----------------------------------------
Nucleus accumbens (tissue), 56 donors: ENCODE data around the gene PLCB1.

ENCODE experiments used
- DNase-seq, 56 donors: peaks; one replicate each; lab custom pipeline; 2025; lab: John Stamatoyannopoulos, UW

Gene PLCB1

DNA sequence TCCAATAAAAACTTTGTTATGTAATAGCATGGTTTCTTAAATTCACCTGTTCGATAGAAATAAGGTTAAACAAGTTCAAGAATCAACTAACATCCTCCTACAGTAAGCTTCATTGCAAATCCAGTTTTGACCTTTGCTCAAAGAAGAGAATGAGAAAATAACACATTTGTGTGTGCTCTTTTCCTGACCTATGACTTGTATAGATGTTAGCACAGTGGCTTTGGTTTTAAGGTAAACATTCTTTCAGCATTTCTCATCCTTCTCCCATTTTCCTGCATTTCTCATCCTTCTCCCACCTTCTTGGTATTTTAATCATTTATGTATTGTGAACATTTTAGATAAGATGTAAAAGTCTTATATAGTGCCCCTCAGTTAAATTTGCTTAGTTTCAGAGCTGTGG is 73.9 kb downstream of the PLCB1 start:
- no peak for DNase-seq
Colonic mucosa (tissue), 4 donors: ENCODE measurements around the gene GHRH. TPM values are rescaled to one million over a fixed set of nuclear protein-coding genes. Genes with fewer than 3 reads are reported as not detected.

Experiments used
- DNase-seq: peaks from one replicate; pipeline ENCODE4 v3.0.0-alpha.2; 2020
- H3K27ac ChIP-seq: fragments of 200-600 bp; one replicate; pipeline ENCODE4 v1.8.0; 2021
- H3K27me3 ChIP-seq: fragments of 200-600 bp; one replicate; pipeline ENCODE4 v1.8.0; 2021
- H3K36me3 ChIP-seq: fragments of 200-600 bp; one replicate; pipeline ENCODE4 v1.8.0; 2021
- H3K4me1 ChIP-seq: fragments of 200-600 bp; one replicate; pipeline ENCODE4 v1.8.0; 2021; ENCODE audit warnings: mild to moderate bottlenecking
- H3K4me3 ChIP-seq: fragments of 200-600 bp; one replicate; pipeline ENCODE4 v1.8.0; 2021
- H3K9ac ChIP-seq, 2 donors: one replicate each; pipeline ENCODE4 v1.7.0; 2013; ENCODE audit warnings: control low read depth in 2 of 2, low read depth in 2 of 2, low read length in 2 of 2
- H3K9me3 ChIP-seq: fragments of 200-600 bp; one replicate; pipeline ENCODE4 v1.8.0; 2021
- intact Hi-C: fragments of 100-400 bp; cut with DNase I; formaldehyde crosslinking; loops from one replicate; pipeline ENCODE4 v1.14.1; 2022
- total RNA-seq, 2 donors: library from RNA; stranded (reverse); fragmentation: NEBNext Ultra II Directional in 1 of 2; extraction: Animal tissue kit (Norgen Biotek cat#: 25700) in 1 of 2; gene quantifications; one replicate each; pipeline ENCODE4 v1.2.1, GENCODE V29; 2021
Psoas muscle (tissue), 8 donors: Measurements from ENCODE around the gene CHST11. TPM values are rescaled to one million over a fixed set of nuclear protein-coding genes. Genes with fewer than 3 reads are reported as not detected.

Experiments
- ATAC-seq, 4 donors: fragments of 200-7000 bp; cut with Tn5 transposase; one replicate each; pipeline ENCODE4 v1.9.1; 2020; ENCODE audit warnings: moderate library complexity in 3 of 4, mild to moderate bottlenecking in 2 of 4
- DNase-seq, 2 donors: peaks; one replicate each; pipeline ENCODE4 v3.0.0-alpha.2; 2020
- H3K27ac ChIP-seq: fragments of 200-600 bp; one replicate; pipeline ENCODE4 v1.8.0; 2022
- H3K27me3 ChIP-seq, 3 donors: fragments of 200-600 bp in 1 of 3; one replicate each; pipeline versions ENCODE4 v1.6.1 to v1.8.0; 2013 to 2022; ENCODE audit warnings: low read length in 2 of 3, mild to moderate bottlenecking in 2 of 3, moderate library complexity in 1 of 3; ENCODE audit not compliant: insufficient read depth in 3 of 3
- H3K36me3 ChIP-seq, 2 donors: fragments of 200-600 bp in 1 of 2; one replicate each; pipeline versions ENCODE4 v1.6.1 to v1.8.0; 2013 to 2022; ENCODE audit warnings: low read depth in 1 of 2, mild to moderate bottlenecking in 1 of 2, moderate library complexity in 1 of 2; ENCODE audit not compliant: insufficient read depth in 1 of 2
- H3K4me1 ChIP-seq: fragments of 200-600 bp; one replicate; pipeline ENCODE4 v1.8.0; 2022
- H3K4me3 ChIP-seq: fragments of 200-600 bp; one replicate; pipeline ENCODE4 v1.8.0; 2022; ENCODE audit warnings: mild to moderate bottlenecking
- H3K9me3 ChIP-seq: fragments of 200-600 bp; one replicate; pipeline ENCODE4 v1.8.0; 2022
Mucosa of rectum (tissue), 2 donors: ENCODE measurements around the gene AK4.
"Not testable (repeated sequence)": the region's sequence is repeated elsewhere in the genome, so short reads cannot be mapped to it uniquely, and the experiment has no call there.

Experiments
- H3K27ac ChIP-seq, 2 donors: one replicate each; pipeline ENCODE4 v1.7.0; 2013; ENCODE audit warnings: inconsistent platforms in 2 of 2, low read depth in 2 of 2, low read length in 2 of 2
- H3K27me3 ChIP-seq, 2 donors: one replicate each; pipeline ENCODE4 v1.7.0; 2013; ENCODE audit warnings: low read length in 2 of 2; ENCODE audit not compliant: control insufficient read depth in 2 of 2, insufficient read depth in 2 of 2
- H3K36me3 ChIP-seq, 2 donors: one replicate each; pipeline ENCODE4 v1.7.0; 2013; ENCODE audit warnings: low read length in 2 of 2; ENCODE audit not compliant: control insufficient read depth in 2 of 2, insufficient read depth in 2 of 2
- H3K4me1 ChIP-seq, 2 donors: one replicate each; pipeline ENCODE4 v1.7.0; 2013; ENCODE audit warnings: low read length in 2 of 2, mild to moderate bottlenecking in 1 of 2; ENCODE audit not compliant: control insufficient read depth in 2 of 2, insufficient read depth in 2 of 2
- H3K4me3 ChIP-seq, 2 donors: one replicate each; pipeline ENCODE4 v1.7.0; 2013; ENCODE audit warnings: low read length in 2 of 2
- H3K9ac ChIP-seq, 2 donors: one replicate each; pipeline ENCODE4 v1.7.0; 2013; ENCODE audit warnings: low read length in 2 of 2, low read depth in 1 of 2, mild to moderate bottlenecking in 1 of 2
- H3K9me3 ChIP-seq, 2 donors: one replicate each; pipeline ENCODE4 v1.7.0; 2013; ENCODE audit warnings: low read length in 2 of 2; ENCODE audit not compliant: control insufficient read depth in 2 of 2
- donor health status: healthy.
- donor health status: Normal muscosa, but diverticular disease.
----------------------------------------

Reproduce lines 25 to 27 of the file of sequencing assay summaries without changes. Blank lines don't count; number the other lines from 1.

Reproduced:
- H3K36me3 ChIP-seq, 2 donors: fragments of 200-600 bp in 1 of 2; one replicate each; pipeline versions ENCODE4 v1.6.1 to v1.8.0; 2013 to 2022; ENCODE audit warnings: low read depth in 1 of 2, mild to moderate bottlenecking in 1 of 2, moderate library complexity in 1 of 2; ENCODE audit not compliant: insufficient read depth in 1 of 2
- H3K4me1 ChIP-seq: fragments of 200-600 bp; one replicate; pipeline ENCODE4 v1.8.0; 2022
- H3K4me3 ChIP-seq: fragments of 200-600 bp; one replicate; pipeline ENCODE4 v1.8.0; 2022; ENCODE audit warnings: mild to moderate bottlenecking